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are feeling. In the same way an actual vacation can renew and refresh an individual, this sort of mental vacation can also prepare individuals for handling upcoming issues. Denial can be a problem, however, if the family member has unrealistic expectations about recovery and/or interferes with the medical team.

As a family member, you may experience tremendous feelings of guilt, and may either blame yourself or others for allowing the patient to do something that contributed to her injury. A certain amount of guilt is normal, but extreme guilt and/or blaming others can be damaging. Families need to keep things in perspective: don’t dwell on the past but try to focus on the present.

There are things you can do to deal with your feelings appropriately. Instead of taking your anger out on yourself or someone else, utilize the many stress-reducing strategies as described later in this chapter.

What to Expect During the Recovery Process

“I was unable to drive for several years. After finally getting my license reinstated, my difficulties with direction and short-term memory made driving alone extremely difficult and frightening. - D. S., Brain-injury Survivor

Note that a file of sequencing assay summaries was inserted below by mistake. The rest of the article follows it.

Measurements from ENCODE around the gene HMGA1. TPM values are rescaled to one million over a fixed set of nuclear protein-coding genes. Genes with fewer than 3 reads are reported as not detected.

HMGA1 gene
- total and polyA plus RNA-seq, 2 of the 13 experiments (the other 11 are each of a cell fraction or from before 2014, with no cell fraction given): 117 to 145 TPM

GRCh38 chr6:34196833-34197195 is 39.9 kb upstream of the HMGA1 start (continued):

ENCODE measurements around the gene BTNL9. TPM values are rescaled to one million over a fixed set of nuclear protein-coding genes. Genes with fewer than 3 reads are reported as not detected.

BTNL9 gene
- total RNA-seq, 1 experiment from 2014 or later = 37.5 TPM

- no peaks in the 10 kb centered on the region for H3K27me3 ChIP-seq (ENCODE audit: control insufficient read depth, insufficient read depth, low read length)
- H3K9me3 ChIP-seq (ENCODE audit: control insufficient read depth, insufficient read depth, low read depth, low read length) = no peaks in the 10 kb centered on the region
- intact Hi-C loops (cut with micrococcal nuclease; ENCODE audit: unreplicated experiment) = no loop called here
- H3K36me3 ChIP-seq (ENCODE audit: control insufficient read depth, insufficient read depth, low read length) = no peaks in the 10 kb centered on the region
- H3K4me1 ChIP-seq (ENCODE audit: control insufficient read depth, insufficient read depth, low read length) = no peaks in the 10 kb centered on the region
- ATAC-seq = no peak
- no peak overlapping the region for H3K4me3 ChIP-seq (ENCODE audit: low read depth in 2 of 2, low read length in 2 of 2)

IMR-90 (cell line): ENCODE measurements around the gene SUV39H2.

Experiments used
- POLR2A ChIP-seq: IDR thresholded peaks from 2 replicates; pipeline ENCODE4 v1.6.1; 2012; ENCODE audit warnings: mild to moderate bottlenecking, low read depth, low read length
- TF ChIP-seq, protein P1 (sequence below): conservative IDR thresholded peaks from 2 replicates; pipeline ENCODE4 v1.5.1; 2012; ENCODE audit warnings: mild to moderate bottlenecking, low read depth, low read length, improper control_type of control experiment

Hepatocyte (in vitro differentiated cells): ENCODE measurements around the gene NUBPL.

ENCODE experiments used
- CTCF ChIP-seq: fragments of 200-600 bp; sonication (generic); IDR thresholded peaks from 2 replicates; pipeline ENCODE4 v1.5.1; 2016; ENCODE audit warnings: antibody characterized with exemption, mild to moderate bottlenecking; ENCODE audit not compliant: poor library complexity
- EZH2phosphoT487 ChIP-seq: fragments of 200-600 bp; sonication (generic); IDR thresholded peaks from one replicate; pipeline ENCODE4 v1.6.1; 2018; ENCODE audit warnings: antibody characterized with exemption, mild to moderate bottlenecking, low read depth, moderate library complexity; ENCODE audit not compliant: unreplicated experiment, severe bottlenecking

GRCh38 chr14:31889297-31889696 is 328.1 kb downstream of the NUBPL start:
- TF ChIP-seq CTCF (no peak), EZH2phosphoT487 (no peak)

From the patient

The patient is understandably going through a lot, both physically and emotionally. Each injury is different and each patient is different. The patient can be a trooper and roll with the punches, or she can be devastated. There may be times when the patient is in denial, is depressed, and is not motivated to try to recover. There may be other times when the patient is so anxious to get better that she will put in all of her effort to attain the goal of recovery. There may be times when the patient needs a shoulder to cry on, a coach to push her to recover, or merely to be left alone. Family and caregivers may at times serve as emotional “punching bags” for the patient. In fact, the patient may feel so loved and reassured by certain family members that she feels safe enough to express feelings this way. On the other hand, many patients will be surprisingly cheerful.


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